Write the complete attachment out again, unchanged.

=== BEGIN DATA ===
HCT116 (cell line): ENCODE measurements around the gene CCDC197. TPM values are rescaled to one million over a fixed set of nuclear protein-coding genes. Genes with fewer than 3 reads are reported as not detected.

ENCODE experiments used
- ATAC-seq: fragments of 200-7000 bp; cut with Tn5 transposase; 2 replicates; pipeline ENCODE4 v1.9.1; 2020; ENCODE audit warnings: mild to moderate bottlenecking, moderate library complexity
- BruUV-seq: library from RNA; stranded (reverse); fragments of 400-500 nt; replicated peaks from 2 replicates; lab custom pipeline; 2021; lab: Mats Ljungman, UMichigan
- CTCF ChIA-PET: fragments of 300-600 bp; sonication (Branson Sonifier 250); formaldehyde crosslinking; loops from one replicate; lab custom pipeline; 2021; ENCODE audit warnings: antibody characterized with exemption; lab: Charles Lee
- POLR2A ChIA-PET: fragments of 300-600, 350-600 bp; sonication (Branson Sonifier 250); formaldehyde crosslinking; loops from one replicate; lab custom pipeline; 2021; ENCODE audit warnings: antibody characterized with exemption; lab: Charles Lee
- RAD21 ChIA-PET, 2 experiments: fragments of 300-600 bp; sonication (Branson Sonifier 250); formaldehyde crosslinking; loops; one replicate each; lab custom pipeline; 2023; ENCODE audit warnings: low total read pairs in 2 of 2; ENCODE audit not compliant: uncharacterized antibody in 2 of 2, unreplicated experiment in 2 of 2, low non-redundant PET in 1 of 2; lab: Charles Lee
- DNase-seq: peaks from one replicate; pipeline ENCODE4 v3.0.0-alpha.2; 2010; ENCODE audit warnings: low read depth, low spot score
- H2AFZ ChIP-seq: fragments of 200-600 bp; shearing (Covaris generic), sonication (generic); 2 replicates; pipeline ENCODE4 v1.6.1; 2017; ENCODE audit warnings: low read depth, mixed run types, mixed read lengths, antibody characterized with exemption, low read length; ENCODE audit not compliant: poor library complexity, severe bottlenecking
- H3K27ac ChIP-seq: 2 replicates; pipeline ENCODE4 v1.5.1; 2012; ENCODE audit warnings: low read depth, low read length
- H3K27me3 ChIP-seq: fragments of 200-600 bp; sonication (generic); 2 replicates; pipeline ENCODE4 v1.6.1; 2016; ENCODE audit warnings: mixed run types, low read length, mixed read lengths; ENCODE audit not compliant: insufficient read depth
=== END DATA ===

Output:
HCT116 (cell line): ENCODE measurements around the gene CCDC197. TPM values are rescaled to one million over a fixed set of nuclear protein-coding genes. Genes with fewer than 3 reads are reported as not detected.

ENCODE experiments used
- ATAC-seq: fragments of 200-7000 bp; cut with Tn5 transposase; 2 replicates; pipeline ENCODE4 v1.9.1; 2020; ENCODE audit warnings: mild to moderate bottlenecking, moderate library complexity
- BruUV-seq: library from RNA; stranded (reverse); fragments of 400-500 nt; replicated peaks from 2 replicates; lab custom pipeline; 2021; lab: Mats Ljungman, UMichigan
- CTCF ChIA-PET: fragments of 300-600 bp; sonication (Branson Sonifier 250); formaldehyde crosslinking; loops from one replicate; lab custom pipeline; 2021; ENCODE audit warnings: antibody characterized with exemption; lab: Charles Lee
- POLR2A ChIA-PET: fragments of 300-600, 350-600 bp; sonication (Branson Sonifier 250); formaldehyde crosslinking; loops from one replicate; lab custom pipeline; 2021; ENCODE audit warnings: antibody characterized with exemption; lab: Charles Lee
- RAD21 ChIA-PET, 2 experiments: fragments of 300-600 bp; sonication (Branson Sonifier 250); formaldehyde crosslinking; loops; one replicate each; lab custom pipeline; 2023; ENCODE audit warnings: low total read pairs in 2 of 2; ENCODE audit not compliant: uncharacterized antibody in 2 of 2, unreplicated experiment in 2 of 2, low non-redundant PET in 1 of 2; lab: Charles Lee
- DNase-seq: peaks from one replicate; pipeline ENCODE4 v3.0.0-alpha.2; 2010; ENCODE audit warnings: low read depth, low spot score
- H2AFZ ChIP-seq: fragments of 200-600 bp; shearing (Covaris generic), sonication (generic); 2 replicates; pipeline ENCODE4 v1.6.1; 2017; ENCODE audit warnings: low read depth, mixed run types, mixed read lengths, antibody characterized with exemption, low read length; ENCODE audit not compliant: poor library complexity, severe bottlenecking
- H3K27ac ChIP-seq: 2 replicates; pipeline ENCODE4 v1.5.1; 2012; ENCODE audit warnings: low read depth, low read length
- H3K27me3 ChIP-seq: fragments of 200-600 bp; sonication (generic); 2 replicates; pipeline ENCODE4 v1.6.1; 2016; ENCODE audit warnings: mixed run types, low read length, mixed read lengths; ENCODE audit not compliant: insufficient read depth